Here’s why 2019 was a record-breaking year for Bitcoin
Despite an overall bearish sentiment and high price volatility, the world’s largest cryptocurrency has had quite a successful year.
Despite an overall bearish sentiment and high price volatility, the world’s largest cryptocurrency has had quite a successful year. From transaction count and volume, to hash rate and number of addresses, Bitcoin’s every major metric has reached its all-time-high.
No bear market for the Bitcoin network
Everybody had high hopes for Bitcoin this year. Prominent analysts and traders raced to give their predictions for the future of the crypto market, each one more ambitious than the next. With the block reward halving scheduled for May next year and a sudden influx of institutional money into the industry, it seems that Bitcoin was inches away from stardom.
However, the coin’s price took some heavy hits this year. After starting the year at around $3,800, it rose to $12,900 in just 7 months, leading many to believe the market was on the cusp of a bull run that would put that of 2017 to shame. But, just days after peaking, the coin began its slow and painful drop below its $7,000 support.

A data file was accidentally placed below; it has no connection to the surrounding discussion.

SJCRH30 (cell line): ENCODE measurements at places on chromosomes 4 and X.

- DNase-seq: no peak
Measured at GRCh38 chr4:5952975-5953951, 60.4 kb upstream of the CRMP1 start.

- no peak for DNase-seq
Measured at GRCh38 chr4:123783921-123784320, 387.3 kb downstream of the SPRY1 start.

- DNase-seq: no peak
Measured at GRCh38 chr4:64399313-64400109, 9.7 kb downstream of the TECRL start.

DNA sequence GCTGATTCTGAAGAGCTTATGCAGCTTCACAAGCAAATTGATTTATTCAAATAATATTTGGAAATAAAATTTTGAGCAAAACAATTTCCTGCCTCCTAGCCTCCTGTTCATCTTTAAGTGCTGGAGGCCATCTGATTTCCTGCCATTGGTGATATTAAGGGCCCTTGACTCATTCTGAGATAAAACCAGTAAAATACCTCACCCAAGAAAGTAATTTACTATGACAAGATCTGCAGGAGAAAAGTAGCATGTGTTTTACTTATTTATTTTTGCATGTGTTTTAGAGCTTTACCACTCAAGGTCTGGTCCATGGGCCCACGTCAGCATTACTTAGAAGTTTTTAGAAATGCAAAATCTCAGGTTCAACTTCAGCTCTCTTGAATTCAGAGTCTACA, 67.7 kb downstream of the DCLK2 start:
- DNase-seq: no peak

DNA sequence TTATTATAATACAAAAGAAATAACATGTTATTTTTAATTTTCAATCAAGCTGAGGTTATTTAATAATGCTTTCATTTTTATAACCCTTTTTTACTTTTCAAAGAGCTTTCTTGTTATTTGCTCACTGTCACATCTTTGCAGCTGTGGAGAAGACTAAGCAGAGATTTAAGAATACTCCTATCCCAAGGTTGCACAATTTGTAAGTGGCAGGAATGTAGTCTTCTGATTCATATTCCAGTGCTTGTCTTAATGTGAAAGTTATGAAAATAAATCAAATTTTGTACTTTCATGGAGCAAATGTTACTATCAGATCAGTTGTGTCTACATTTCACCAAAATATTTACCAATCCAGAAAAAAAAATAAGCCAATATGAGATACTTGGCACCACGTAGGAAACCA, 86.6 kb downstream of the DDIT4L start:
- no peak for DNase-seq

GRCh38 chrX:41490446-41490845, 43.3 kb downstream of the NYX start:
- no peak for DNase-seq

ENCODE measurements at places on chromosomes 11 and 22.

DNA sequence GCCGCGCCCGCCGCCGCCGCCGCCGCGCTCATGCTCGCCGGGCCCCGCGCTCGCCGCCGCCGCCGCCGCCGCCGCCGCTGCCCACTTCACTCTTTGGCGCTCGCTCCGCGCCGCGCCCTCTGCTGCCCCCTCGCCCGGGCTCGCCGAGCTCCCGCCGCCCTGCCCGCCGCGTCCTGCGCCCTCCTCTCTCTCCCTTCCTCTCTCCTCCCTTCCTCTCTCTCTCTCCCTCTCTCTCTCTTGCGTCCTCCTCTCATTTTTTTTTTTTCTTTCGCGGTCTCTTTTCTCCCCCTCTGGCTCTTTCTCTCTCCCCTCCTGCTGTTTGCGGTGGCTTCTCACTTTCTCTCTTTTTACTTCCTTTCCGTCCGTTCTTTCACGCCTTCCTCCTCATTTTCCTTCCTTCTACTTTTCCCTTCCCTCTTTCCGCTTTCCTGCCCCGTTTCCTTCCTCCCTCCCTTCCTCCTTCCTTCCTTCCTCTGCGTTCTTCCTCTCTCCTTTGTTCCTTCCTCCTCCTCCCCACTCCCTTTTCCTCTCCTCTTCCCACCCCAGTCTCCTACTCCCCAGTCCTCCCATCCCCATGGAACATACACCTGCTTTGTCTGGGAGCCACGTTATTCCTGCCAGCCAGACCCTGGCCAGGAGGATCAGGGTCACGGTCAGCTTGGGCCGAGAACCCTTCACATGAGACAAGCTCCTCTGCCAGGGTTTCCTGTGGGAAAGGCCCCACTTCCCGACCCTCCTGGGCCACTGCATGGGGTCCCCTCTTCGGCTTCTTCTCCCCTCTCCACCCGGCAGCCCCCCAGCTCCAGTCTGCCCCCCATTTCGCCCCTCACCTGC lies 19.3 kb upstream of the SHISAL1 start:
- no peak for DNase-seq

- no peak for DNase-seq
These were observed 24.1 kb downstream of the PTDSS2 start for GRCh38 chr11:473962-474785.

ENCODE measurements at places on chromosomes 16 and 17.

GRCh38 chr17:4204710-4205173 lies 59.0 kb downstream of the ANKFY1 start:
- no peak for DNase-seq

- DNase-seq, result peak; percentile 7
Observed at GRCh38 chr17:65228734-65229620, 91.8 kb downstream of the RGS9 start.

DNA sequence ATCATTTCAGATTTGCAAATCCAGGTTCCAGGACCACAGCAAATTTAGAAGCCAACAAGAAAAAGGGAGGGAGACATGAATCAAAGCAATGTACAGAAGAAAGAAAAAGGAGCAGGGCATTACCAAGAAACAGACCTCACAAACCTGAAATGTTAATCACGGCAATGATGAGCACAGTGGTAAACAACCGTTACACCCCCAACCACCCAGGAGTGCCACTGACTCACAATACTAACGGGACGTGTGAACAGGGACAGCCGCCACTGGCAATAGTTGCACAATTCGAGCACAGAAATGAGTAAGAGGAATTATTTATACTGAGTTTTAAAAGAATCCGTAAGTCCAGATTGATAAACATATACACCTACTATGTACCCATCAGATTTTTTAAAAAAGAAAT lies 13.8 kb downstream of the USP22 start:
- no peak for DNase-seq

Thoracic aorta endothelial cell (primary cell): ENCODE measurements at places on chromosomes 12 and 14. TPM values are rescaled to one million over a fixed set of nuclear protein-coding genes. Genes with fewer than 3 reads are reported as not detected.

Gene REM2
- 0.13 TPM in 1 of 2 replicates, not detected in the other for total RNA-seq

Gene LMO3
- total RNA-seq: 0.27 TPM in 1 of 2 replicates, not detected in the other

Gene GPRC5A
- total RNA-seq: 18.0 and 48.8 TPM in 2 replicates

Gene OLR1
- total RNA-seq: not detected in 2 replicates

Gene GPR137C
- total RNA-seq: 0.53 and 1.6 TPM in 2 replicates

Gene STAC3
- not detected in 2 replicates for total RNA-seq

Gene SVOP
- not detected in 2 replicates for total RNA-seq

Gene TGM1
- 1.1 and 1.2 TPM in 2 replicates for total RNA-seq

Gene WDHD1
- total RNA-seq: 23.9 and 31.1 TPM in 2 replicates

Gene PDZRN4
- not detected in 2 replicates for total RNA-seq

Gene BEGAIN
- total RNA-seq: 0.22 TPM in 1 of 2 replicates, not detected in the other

With no sign of an upward movement in sight, many saw this a complete market failure, calling 2019 Bitcoin’s worst year yet.
The overwhelmingly bearish sentiment when it comes to Bitcoin’s price, however, doesn’t stem from its network stats. Almost every single metric was up this year, showing that the network was thriving without much concern for the asset’s value in fiat.
Almost every Bitcoin metric is up this year
According to TradeBlock, a provider of institutional trading tools and analytics, 2019 was a record-breaking year for Bitcoin.
The company’s data showed that the aggregate yearly Bitcoin transaction volume in USD reached its all-time high this year.
This data is in line with the consistent growth in the overall number of Bitcoin transactions. According to Blockchain.com, the total number of transactions on the Bitcoin network is currently around 486 million. If the network keeps its current growth pace, it could reach 500 million in the first quarter of 2020.
The growth in both the number and volume of transactions is followed by a similar growth in the network’s hashrate. Data has shown that Bitcoin’s hashrate reached its all-time high of 111.86 EH/s on Dec. 23.
Charles Edwards, the head of Capriole’s digital asset management, said this marked the end of a 34-day long miner capitulation and has historically been an indicator of a good risk to return ratio.